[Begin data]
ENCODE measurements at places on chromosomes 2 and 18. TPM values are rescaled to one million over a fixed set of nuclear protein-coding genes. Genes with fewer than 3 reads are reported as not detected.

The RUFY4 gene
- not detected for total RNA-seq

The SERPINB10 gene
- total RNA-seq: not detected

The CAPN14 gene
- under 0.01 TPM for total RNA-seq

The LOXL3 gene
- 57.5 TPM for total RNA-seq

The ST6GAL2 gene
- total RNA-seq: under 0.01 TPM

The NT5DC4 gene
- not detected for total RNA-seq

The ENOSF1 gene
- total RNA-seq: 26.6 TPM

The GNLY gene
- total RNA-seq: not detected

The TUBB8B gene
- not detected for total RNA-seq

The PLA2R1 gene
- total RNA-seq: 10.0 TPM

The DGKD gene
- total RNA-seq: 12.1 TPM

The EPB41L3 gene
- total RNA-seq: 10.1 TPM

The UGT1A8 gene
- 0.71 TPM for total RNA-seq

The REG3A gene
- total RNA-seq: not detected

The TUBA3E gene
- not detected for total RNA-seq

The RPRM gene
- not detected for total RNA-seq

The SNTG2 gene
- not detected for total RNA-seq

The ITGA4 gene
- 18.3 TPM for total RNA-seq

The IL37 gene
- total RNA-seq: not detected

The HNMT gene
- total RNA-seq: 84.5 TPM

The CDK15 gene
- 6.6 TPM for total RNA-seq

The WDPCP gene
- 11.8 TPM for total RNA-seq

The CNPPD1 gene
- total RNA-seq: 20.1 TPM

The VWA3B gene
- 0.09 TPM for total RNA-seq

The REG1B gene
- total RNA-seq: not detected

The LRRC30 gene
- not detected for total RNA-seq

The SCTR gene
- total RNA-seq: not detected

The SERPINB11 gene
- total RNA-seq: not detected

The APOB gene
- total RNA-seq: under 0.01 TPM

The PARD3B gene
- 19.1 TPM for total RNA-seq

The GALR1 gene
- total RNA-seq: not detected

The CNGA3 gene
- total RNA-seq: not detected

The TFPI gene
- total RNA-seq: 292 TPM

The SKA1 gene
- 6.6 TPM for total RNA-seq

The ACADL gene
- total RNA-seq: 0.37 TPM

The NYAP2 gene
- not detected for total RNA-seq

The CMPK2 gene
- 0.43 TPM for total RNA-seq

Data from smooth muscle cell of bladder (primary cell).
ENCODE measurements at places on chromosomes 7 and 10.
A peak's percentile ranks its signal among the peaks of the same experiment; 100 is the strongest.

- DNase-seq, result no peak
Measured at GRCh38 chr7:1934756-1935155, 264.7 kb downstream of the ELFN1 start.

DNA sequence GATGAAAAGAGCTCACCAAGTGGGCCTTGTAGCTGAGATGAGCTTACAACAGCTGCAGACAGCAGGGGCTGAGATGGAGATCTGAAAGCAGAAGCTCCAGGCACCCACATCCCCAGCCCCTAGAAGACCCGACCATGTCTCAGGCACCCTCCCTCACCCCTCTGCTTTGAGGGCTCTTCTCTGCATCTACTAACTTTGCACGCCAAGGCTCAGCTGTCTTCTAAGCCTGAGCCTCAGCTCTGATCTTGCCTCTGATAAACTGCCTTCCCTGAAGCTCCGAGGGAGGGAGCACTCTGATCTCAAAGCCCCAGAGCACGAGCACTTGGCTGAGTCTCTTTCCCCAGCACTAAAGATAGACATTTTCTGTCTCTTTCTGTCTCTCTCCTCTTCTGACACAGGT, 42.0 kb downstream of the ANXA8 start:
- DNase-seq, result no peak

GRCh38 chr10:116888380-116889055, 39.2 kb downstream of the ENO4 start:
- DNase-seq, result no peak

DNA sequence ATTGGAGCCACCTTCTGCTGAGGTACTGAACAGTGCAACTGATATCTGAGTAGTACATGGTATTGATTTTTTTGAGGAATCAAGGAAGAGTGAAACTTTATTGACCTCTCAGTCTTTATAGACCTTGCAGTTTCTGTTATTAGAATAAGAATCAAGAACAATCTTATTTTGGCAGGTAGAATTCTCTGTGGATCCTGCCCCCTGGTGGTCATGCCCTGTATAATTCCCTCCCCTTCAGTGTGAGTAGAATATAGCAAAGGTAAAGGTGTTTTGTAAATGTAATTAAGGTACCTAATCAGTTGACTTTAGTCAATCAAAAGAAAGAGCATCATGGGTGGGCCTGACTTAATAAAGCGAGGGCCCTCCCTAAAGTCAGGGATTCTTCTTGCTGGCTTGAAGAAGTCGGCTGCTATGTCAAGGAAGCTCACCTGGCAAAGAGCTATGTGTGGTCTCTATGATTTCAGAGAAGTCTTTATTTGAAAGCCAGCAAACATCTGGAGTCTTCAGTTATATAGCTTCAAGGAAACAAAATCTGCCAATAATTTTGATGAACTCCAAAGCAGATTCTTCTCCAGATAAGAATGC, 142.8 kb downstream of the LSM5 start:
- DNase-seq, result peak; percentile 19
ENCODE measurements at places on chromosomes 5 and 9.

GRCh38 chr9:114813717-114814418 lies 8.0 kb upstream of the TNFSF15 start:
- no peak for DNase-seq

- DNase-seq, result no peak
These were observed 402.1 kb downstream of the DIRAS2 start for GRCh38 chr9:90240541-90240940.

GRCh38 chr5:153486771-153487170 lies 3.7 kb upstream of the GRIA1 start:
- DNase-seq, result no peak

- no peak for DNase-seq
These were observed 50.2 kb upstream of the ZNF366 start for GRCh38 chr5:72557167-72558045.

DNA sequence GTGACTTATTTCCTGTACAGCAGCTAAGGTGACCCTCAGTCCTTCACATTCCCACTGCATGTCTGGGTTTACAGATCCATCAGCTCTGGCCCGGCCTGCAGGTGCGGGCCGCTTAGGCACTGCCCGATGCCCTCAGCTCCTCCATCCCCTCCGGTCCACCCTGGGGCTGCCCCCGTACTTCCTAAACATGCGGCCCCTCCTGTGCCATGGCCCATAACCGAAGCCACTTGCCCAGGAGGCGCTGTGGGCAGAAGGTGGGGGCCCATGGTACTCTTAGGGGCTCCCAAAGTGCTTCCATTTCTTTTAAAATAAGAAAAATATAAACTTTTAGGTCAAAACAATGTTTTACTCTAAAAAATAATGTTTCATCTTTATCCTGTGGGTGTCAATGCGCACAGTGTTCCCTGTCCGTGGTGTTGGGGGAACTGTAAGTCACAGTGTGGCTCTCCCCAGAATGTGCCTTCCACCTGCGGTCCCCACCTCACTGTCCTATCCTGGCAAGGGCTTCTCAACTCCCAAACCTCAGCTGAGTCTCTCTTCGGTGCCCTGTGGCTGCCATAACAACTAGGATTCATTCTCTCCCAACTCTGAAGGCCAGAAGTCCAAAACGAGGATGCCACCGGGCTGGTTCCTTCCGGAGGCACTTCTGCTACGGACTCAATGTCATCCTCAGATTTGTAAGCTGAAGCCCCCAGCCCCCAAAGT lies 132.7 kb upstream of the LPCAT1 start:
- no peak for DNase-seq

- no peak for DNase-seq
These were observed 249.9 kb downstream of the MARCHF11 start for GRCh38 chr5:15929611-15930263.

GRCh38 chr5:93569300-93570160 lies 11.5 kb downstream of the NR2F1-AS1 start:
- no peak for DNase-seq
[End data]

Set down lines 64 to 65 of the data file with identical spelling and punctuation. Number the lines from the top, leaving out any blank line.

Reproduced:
The CNGA3 gene
- total RNA-seq: not detected